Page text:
David McElroy has an interesting piece in which he laments the decline of general competence. As he points out, we are seeing this more and more. Being concerned about people misspelling words may seem a bit much, but what happens when even highly educated people are often misspelling words? What happens when school teachers and administrators misspell words or make errors such as using “could of”?
While there is a degree of carelessness and, worse, not caring, there is also a strong degree of miseducation and, even worse again, false confidence. Everyone thinks they can write and don’t need an editor. Except that, no one can write and literally everyone needs an editor–especially if you’re a regular writer (it’s simple math: the more you write, the more errors you’ll make; it’s also psychological: the more you write, the more confident you are, and the less likely you are to catch your own errors). Excellence matters, and it is precisely excellence which it being put aside throughout our culture.
The biggest problem is precisely the problem of false confidence. And it extends well beyond writing. While I have had former students insist they were good writers because their teachers loved their writing and told them they were good (I always told those students they should go back and sue those teachers), we see people insisting on competence in teaching when they have only graduated a year ago, we see people insisting they know how to fix the economy when they haven’t had a single course on economics, and we see people having opinions about cosmology and biology when they don’t know the first thing about either. In the U.S., math competency is among the lowest in the developed world, and math confidence is the highest.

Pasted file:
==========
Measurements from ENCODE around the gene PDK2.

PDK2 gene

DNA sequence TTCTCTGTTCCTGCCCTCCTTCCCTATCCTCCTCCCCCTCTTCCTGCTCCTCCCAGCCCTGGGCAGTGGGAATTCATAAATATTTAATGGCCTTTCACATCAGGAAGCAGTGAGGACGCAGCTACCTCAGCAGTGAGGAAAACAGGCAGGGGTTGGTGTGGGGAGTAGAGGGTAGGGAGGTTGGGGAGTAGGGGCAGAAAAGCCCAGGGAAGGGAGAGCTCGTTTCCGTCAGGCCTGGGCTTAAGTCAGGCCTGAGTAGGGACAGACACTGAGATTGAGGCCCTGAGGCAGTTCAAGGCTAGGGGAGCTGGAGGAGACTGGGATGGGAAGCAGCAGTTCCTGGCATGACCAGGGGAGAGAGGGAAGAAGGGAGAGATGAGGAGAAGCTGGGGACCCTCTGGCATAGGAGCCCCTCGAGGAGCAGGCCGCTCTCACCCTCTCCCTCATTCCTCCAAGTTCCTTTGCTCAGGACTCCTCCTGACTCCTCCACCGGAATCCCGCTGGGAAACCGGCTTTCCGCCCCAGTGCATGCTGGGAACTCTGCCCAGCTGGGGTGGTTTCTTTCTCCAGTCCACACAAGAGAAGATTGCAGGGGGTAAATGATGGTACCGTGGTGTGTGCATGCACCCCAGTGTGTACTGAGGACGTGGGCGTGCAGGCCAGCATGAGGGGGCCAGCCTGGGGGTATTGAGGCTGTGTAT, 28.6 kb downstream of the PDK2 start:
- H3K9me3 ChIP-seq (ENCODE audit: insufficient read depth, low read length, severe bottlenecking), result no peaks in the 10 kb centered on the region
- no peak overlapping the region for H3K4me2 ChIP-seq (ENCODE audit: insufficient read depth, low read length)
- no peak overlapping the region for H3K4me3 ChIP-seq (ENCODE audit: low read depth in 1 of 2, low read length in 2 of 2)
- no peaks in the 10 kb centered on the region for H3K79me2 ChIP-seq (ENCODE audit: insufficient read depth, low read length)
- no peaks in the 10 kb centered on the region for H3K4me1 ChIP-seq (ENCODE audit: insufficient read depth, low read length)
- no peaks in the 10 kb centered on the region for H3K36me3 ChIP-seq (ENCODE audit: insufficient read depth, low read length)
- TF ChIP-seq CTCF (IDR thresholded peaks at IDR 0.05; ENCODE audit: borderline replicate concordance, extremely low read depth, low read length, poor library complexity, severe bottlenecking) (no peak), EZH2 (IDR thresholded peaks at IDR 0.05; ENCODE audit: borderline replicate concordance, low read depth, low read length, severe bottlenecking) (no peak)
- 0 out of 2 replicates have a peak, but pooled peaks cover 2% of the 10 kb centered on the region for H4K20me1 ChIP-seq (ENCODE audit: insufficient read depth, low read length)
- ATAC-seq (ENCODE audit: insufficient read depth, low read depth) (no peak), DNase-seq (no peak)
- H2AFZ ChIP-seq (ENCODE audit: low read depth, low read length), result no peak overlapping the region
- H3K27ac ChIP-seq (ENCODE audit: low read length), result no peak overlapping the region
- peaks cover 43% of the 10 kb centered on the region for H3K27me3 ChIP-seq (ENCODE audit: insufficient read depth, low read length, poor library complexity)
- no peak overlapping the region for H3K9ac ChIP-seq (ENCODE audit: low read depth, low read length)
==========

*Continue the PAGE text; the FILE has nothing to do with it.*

But these are hardly the only small things. Etiquette is long gone. And so are manners. People are rude, they won’t hold open doors for you, they consider everyone an inconvenience–one could go one an done (and I invite you to include examples in the comments). It seems a small thing, but etiquette is the foundation of ethics. They show what kind of character you have. If morals are the rules that help us live together in social groups, then etiquette is the foundation of morals. Every time you’re rude or call someone a name or bully someone because of their world view, politics, religion, lifestyle, whatever else you want to think of that makes people different from you, then you are acting unethically. Each violation of etiquette is a violation of ethics.
So I think David McElroy is on to something in his pointing out the little things. The little things are the foundations of the big things. Chip away at a dam long enough, and it will break and release the flood waters.